George R.R. Martin Finally Explained Why He Keeps Killing All Your Favorite 'Game of Thrones' Characters

George R.R. Martin, the author being the Song of Ice and Fire series, on which HBO's hit Game of Thrones is based, has explained why he kills so many beloved characters. He was inspired by Lord of the Rings author J.R.R. Tolkien killing Gandalf.

Blue, Photography, Fictional character, Art, Black hair, Illustration,
(Image credit: HBO)

George R. R. Martin, the author behind the series Game of Thrones is based on, has always taken the writing adage "kill your darlings" very literally. He doesn't just kill his darlings, he kills all of our darlings. Fans learned quickly not to get too attached to characters, because Martin doesn't hesitate to kill off characters who feel like vital protagonists in a split second.

Martin has finally explained the origins of this ruthlessness, and no, it doesn't have anything to do with anger issues or secretly hating his audience. He was actually inspired by another famous fantasy writer, J.R.R. Tolkien. Tolkien wrote the Lord of the Rings books and, during an interview for PBS’ The Great American Read, Martin admitted that one of Tolkien's major character deaths really stuck with him as a kid—and shaped him as a writer.

"Gandalf dies!" Martin says of the moment that made him a killing machine (in books, anyway). "I can’t explain the impact that had on me at 13."

So why did that death change the course of fantasy books and TV forever? Because it made the suspense "1,000 times greater," Martin explained. "Because now anybody could die."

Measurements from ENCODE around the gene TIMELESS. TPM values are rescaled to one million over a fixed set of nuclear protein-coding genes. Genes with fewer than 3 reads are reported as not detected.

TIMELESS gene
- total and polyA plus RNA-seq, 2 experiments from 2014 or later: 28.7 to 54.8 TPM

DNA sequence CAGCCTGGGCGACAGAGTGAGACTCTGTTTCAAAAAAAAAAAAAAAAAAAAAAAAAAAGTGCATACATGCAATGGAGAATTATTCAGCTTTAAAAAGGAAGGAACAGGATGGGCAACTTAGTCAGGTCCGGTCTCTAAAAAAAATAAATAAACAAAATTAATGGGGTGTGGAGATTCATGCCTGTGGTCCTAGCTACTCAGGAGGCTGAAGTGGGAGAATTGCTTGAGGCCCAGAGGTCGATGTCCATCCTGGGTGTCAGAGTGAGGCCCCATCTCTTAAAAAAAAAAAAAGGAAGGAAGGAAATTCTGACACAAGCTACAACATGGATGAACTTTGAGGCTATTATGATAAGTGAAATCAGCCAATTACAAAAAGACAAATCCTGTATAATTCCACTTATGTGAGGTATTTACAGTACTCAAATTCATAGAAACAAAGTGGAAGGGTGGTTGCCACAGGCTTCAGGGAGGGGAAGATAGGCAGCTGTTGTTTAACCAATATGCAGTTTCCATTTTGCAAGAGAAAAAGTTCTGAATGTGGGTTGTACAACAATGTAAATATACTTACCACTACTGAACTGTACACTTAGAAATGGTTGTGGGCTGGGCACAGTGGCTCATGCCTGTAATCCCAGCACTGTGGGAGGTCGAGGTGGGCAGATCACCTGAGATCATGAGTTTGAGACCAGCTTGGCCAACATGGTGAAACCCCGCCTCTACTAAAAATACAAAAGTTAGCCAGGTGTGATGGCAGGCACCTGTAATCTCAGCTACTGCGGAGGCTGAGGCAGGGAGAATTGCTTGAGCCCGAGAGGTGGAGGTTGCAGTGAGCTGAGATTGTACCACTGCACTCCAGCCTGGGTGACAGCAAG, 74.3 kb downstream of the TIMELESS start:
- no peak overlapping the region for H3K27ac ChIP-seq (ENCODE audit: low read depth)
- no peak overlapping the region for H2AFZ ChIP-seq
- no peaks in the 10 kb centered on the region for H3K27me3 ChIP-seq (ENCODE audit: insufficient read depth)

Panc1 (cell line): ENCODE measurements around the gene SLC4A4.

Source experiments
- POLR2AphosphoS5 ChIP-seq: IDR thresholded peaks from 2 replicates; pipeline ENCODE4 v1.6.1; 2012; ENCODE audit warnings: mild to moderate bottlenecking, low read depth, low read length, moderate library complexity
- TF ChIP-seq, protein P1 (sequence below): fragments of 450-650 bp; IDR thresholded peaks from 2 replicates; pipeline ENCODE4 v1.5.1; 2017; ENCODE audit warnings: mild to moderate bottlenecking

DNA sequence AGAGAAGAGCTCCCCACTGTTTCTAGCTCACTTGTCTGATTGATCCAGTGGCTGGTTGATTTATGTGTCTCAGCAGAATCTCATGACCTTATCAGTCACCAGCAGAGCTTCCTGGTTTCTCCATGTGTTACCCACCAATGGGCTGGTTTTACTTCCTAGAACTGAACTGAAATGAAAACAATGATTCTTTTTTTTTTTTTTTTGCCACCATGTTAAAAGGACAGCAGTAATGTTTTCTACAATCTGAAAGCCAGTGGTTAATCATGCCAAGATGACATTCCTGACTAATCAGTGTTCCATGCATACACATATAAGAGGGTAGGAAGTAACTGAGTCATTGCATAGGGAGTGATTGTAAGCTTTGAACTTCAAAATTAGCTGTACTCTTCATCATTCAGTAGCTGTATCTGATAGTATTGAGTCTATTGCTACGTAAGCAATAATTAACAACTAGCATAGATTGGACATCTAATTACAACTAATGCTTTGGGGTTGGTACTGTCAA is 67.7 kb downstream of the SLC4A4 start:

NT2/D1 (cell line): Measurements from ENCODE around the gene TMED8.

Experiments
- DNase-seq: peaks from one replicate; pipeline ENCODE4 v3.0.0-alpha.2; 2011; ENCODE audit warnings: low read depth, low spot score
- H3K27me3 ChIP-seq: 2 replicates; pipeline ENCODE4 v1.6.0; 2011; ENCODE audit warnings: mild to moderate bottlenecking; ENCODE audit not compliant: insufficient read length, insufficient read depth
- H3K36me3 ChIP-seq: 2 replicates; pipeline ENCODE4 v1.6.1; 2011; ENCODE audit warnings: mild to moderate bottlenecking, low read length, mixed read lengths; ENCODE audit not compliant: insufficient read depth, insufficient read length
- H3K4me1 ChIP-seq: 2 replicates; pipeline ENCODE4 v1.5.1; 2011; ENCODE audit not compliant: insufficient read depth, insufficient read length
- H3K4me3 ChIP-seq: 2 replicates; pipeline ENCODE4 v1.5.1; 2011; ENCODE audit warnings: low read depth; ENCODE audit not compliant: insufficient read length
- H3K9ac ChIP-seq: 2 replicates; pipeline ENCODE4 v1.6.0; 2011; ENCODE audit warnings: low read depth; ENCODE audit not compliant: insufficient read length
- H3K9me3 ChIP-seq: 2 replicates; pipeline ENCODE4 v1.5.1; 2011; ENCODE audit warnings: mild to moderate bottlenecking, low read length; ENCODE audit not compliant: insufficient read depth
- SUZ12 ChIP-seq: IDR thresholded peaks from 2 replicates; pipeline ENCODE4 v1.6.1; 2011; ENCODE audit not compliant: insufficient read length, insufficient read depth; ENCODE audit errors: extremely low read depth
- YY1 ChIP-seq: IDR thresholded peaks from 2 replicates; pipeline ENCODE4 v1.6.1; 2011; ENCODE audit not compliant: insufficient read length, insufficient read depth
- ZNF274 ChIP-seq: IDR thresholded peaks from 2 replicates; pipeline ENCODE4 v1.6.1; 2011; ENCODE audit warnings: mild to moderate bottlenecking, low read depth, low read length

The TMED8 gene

He also added that Gandalf's death "had a profound effect on my own willingness to kill characters at the drop of a hat."

Martin has killed off several beloved characters, beginning with (spoilers ahead, obviously) the shocking death of Ned Stark at the end of the first novel in the series (or, at the end of Season 1, for Thrones watchers).

While the HBO series has now passed the books, the showrunners have continued to kill of major characters and, with the final season approaching, fans know that many of their favorite remaining characters probably won't make it. But, if the reason for the high body count is to create suspense, maybe that means some of our faves will be spared at the end—since there's no need for suspense when the story is over.

Weekend Editor at Cosmopolitan

Kayleigh Roberts is a freelance writer and editor with over 10 years of professional experience covering entertainment of all genres, from new movie and TV releases to nostalgia, and celebrity news. Her byline has appeared in Marie Claire, Cosmopolitan, ELLE, Harper’s Bazaar, The Atlantic, Allure, Entertainment Weekly, MTV, Bustle, Refinery29, Girls’ Life Magazine, Just Jared, and Tiger Beat, among other publications. She's a graduate of the Medill School of Journalism at Northwestern University.